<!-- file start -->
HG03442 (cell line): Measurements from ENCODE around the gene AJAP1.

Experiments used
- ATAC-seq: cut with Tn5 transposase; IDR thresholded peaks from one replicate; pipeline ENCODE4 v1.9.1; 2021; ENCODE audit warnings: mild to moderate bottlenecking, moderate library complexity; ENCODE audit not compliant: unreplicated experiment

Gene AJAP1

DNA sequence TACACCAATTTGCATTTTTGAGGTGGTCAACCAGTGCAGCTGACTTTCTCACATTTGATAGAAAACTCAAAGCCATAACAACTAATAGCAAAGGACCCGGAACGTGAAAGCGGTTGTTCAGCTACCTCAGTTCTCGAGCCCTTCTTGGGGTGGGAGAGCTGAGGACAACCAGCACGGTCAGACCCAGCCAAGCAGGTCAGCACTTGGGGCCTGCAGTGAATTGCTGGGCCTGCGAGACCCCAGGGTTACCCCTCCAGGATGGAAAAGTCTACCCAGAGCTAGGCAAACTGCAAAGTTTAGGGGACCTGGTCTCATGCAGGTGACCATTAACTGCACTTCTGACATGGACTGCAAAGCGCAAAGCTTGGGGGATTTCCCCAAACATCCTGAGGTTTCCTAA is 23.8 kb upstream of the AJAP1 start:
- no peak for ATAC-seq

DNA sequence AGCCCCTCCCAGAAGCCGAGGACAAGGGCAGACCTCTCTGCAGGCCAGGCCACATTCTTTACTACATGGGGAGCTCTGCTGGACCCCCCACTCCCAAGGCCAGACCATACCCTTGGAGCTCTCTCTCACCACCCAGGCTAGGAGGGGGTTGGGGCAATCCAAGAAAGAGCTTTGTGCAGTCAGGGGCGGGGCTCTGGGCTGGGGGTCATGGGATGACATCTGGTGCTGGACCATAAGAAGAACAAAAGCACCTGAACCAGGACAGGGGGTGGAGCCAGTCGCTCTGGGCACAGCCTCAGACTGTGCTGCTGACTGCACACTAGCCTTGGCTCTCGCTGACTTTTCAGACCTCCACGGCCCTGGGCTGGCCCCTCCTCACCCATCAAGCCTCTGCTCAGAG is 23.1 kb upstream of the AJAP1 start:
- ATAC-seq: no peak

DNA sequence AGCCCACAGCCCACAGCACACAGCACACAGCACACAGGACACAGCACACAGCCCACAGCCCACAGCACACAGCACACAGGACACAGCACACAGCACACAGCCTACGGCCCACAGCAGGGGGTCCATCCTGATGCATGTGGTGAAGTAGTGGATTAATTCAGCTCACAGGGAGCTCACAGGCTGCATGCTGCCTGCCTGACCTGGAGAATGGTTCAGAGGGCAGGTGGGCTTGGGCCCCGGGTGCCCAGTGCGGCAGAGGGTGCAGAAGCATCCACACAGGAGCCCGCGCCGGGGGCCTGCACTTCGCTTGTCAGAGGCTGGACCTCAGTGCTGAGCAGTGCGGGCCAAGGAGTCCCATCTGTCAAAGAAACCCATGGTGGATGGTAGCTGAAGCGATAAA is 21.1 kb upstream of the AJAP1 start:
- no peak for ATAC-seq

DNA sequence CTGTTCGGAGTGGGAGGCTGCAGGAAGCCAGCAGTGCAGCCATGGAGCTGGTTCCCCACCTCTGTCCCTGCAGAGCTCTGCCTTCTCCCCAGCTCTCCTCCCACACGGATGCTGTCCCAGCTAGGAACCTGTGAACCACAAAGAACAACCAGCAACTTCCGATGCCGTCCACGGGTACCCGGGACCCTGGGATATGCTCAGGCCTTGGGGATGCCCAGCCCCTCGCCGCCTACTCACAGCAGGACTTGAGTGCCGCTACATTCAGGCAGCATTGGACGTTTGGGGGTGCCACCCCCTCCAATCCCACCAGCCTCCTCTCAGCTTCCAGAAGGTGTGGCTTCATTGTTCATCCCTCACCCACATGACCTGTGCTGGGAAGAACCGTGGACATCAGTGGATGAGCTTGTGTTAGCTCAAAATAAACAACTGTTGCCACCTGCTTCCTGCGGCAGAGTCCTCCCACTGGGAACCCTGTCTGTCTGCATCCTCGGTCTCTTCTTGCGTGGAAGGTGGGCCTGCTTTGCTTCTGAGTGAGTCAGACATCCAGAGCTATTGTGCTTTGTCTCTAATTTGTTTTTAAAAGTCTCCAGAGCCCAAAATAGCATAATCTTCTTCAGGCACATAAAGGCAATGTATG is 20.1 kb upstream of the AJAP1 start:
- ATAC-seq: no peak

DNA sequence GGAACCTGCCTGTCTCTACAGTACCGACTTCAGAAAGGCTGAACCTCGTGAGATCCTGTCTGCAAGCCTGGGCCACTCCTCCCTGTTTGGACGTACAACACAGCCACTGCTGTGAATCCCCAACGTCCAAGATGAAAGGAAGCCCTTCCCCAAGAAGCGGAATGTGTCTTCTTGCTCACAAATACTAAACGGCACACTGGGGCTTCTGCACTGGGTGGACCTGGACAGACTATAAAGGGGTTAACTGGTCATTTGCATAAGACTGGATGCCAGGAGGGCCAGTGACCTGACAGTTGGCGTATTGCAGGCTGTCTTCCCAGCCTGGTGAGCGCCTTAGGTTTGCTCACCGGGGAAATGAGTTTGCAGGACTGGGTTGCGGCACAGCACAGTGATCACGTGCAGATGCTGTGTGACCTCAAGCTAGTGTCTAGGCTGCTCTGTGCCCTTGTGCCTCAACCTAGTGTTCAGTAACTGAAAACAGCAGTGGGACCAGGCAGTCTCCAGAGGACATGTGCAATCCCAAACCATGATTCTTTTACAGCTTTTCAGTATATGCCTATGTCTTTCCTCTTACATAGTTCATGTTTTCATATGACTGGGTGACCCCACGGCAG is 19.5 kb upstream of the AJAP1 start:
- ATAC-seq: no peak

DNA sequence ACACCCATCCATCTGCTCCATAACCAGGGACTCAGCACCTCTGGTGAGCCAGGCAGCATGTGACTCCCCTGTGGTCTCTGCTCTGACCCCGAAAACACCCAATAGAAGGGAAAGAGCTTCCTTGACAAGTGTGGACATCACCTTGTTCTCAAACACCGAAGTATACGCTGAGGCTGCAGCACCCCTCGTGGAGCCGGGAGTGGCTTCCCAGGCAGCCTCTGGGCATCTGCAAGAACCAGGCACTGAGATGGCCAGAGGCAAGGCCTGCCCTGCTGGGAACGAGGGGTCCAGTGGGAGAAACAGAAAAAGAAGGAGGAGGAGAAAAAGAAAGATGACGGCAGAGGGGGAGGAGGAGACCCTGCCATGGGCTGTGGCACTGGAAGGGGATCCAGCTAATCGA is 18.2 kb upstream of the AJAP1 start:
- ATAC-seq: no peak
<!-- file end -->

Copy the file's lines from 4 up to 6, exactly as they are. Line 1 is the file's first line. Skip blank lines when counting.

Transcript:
Gene AJAP1

DNA sequence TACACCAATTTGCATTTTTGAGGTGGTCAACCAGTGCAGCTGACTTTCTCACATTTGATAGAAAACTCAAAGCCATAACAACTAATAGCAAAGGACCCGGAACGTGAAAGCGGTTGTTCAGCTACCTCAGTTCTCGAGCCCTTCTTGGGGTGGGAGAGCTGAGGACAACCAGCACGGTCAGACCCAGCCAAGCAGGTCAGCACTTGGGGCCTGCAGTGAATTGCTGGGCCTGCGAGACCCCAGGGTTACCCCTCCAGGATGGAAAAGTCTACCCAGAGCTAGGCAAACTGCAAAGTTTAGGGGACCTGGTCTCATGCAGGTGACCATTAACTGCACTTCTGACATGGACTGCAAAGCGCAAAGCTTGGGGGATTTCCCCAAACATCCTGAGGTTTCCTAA is 23.8 kb upstream of the AJAP1 start:
- no peak for ATAC-seq